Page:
CLIMATE CHANGE: A GLOBAL AND LOCAL PROBLEM WITH GLOBAL AND LOCAL SOLUTIONS
Climate change is often characterized as being fundamentally distinct from other environmental problems in that it is a global, not local, problem, perhaps creating less need for allowing states to be more stringent than the federal government. This argument seems to imply--incorrectly--that a problem cannot be both global and local in nature. On the contrary, climate change is perhaps the best example of just such a crisis: It is a worldwide problem that has impacts at the global and local level, and it requires action at both levels in order to be solved. First, emission reductions taken in a given state mitigate climate change worldwide, including in the state taking action. The fact that the benefits of state actions spill beyond a state's borders simply increases the benefit of state action from a national or international perspective. Second, while atmospheric concentrations of GHGs are relatively uniform across the globe, emissions are not; therefore, state action tailored to its specific emission portfolio can achieve emission reductions more effectively and efficiently than a federal program. Finally, and perhaps most importantly, actions by a state to reduce GHG emissions often have significant concomitant benefits that may be limited to that state.
State and Local Greenhouse Gas Emission Reductions Can Have State- and Local-Specific Benefits
Climate change is a global problem, but it is also a problem at the state and local level. Local GHG reduction strategies contribute to reductions in local, as well as international, ambient GHG concentrations. Furthermore, the effects of climate change are being felt at the local and state levels and many of these effects are distinct in nature and magnitude across different locations.
Those who believe climate change to be a purely global problem also often argue that local GHG emissions do not cause local environmental and health problems. But any emission, from any location, contributes to global atmospheric concentrations of GHGs. The contribution of any particular source may be minimal, but the fundamental cycle remains: (1) local emissions combine to affect global atmospheric concentrations, and (2) in turn, local emissions cause both global and local environmental and public health problems through this change in global atmospheric concentration. Of course, the reverse is also true: Local reductions of GHG emissions combine to mitigate global atmospheric concentrations of GHGs, and in turn result in both global and local benefits in terms of mitigating environmental and health impacts associated with climate change. These may seem obvious points, but without accepting this basic premise, any comprehensive policy might ignore both cause and effect at the state and local level.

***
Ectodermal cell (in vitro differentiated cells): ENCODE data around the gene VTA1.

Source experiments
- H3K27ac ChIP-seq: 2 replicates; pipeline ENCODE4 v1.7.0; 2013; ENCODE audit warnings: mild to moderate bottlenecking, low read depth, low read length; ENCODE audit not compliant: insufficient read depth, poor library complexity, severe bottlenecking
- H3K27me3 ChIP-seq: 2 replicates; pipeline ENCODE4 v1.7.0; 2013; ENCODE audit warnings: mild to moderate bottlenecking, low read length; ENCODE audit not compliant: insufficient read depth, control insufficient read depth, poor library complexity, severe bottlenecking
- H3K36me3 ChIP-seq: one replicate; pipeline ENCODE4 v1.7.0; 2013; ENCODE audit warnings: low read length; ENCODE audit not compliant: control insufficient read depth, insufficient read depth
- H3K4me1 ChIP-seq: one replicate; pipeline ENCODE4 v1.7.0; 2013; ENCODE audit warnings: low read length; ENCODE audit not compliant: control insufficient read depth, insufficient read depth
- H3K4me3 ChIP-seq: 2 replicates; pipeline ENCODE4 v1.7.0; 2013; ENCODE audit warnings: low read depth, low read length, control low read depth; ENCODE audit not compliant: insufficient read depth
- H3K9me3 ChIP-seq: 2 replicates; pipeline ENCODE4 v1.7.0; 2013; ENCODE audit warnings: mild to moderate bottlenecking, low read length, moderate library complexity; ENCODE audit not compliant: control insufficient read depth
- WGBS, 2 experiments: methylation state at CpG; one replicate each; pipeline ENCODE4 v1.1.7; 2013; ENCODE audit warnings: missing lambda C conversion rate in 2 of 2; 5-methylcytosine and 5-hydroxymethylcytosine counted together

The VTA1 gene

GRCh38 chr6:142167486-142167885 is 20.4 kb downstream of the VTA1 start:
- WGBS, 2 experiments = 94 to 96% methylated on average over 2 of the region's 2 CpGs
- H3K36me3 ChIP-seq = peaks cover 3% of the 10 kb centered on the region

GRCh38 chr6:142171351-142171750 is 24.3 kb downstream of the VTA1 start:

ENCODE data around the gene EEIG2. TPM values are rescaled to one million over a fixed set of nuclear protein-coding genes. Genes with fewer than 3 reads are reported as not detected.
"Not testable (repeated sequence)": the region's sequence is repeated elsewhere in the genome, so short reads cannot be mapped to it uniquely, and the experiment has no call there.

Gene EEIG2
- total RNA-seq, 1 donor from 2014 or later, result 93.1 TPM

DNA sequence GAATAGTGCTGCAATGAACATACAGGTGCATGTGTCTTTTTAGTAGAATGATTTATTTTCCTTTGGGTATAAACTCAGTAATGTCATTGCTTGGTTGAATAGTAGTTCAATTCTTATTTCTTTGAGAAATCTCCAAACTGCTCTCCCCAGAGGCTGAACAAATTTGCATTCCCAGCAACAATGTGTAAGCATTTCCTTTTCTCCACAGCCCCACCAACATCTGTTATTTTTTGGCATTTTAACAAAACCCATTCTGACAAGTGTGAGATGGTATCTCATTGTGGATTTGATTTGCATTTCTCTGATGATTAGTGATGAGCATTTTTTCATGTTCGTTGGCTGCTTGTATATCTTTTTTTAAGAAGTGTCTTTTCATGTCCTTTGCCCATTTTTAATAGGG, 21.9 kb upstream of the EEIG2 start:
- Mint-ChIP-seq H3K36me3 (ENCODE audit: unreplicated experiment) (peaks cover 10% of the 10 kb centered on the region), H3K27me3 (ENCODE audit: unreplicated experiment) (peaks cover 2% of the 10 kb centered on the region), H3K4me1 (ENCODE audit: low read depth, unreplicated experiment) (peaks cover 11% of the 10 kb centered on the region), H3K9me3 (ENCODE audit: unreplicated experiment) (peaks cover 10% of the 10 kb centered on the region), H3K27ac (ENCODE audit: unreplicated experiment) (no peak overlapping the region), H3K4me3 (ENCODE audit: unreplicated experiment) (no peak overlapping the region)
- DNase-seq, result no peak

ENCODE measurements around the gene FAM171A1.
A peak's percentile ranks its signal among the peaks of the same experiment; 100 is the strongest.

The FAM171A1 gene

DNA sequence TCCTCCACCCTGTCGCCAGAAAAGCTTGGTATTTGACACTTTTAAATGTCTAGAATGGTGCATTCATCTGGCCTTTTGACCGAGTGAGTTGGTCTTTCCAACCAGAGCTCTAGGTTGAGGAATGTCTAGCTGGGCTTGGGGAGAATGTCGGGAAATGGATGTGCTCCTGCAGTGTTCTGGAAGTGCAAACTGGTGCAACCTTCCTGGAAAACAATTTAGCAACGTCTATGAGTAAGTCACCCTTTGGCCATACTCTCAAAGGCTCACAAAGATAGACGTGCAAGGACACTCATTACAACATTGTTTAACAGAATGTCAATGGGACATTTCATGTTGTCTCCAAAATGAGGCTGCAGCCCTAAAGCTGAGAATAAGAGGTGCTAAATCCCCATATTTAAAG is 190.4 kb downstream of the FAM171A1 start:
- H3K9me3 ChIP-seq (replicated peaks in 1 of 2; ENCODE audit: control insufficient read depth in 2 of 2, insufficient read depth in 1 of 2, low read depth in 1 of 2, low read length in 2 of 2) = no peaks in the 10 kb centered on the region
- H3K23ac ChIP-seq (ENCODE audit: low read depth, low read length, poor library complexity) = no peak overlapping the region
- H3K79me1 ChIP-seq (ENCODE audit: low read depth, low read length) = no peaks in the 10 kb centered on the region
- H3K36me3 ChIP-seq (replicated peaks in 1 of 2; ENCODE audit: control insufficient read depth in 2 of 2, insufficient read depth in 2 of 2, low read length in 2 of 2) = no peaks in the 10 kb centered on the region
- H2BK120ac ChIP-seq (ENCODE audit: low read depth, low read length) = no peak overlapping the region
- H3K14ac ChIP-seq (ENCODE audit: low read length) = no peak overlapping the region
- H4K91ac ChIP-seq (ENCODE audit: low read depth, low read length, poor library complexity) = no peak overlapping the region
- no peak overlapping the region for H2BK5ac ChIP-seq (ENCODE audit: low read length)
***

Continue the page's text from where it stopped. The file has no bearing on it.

In any case, local impacts are not uniform across the country. In fact, many states are disproportionately impacted by the effects of climate change, especially in terms of sea level rise, droughts, and reduction in water supplies, but also based on other inherent climate differences. Much of the world will suffer from the effects of climate change, which of course means that any individual state and locality will suffer as well. In its historic decision in Massachusetts v. EPA, the Supreme Court observed correctly that the fact "[t]hat these climate-change risks are 'widely shared' does not minimize [a particular state's] interest. ..." (1) Each state and local government may have to adapt to different consequences of climate change, or may have to deal with an even more pressing crisis than other state and local governments or the nation as a whole.
Uneven Emissions of Greenhouse Gases Across States Create Uneven Incentives, Responsibilities and Opportunities Across States
Of course, while concentrations of GHGs may be relatively uniform throughout the planet's atmosphere, emissions of GHGs are not. In fact, GHG emissions are extremely disproportionate throughout the world and even throughout the country. For example, the average New Yorker's per capita carbon dioxide (C[O.sub.2]) emissions are approximately 10 percent of the average Wyoming resident's. (2) Similarly, in New York, transportation and buildings are the largest sources of GHG emissions, while in many other states and regions, the power sector produces the most GHG emissions. This element of the crisis further belies the familiar trope that the scale of climate change makes it unlike any other environmental problem; its roots are also at the local level.
The differences in the relative levels of GHG emissions amongst the states suggest the importance of an approach that leaves certain choices to...
The changing climate of cooperative federalism: the dynamic role of the states in a national strategy to combat climate change.
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COPYRIGHT GALE, Cengage Learning. All rights reserved.
COPYRIGHT GALE, Cengage Learning. All rights reserved.